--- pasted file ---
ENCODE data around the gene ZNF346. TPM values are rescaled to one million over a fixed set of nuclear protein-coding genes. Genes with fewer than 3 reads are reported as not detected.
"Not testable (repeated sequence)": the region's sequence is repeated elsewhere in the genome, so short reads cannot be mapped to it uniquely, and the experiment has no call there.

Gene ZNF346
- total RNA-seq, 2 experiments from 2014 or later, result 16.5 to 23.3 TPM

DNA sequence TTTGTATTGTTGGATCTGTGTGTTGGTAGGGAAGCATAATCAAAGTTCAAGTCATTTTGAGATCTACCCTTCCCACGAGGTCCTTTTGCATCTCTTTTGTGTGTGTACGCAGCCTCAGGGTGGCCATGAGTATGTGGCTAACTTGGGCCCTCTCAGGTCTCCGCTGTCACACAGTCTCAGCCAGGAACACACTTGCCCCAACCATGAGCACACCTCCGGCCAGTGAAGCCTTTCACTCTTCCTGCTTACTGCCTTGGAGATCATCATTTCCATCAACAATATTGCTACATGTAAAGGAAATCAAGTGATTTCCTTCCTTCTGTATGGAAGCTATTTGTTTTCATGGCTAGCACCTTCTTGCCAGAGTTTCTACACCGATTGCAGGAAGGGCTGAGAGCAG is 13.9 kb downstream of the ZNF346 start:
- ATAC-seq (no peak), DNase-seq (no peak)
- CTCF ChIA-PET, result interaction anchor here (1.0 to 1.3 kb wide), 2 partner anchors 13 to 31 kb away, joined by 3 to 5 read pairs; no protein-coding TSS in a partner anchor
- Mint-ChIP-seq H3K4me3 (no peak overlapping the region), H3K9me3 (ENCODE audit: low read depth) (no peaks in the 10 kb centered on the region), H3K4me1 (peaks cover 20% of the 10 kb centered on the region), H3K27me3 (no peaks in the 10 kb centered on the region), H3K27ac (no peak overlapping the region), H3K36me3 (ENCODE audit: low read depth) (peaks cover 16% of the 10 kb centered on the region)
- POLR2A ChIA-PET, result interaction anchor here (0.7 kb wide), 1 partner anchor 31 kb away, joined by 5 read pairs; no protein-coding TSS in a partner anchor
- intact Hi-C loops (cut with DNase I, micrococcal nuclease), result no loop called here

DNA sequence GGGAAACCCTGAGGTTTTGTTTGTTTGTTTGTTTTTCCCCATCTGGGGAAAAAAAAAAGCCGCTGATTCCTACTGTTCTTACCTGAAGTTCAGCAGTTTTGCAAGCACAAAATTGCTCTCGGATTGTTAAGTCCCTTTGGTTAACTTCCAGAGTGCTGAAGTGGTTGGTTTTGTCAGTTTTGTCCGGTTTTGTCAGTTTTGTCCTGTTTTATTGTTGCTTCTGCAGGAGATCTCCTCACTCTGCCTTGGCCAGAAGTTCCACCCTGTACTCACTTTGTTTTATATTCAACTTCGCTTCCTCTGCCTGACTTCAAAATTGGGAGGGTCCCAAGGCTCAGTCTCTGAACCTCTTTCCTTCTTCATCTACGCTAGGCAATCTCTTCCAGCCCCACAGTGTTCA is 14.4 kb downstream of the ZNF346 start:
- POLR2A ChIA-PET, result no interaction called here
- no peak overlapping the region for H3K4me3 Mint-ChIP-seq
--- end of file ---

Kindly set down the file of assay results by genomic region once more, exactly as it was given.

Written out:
ENCODE data around the gene ZNF346. TPM values are rescaled to one million over a fixed set of nuclear protein-coding genes. Genes with fewer than 3 reads are reported as not detected.
"Not testable (repeated sequence)": the region's sequence is repeated elsewhere in the genome, so short reads cannot be mapped to it uniquely, and the experiment has no call there.

Gene ZNF346
- total RNA-seq, 2 experiments from 2014 or later, result 16.5 to 23.3 TPM

DNA sequence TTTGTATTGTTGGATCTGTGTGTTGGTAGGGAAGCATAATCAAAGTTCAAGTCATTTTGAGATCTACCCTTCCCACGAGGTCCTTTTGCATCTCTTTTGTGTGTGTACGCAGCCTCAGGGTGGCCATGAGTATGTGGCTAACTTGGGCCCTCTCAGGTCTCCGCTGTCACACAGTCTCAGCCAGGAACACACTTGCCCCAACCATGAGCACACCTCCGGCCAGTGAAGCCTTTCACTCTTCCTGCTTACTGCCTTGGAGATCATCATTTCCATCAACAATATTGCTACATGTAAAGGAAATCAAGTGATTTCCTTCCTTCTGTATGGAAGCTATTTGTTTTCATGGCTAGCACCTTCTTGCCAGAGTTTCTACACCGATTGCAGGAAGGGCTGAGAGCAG is 13.9 kb downstream of the ZNF346 start:
- ATAC-seq (no peak), DNase-seq (no peak)
- CTCF ChIA-PET, result interaction anchor here (1.0 to 1.3 kb wide), 2 partner anchors 13 to 31 kb away, joined by 3 to 5 read pairs; no protein-coding TSS in a partner anchor
- Mint-ChIP-seq H3K4me3 (no peak overlapping the region), H3K9me3 (ENCODE audit: low read depth) (no peaks in the 10 kb centered on the region), H3K4me1 (peaks cover 20% of the 10 kb centered on the region), H3K27me3 (no peaks in the 10 kb centered on the region), H3K27ac (no peak overlapping the region), H3K36me3 (ENCODE audit: low read depth) (peaks cover 16% of the 10 kb centered on the region)
- POLR2A ChIA-PET, result interaction anchor here (0.7 kb wide), 1 partner anchor 31 kb away, joined by 5 read pairs; no protein-coding TSS in a partner anchor
- intact Hi-C loops (cut with DNase I, micrococcal nuclease), result no loop called here

DNA sequence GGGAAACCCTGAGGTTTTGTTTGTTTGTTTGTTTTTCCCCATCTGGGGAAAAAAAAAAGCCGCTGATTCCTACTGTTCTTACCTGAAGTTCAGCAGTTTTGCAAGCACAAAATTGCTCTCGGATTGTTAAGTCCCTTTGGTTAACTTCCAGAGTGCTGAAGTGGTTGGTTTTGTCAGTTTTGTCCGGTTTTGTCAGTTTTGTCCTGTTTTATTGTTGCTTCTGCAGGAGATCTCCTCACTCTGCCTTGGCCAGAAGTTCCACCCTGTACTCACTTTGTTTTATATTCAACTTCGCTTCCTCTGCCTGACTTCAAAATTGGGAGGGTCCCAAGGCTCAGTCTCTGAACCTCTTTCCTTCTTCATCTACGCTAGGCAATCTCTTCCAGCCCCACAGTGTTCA is 14.4 kb downstream of the ZNF346 start:
- POLR2A ChIA-PET, result no interaction called here
- no peak overlapping the region for H3K4me3 Mint-ChIP-seq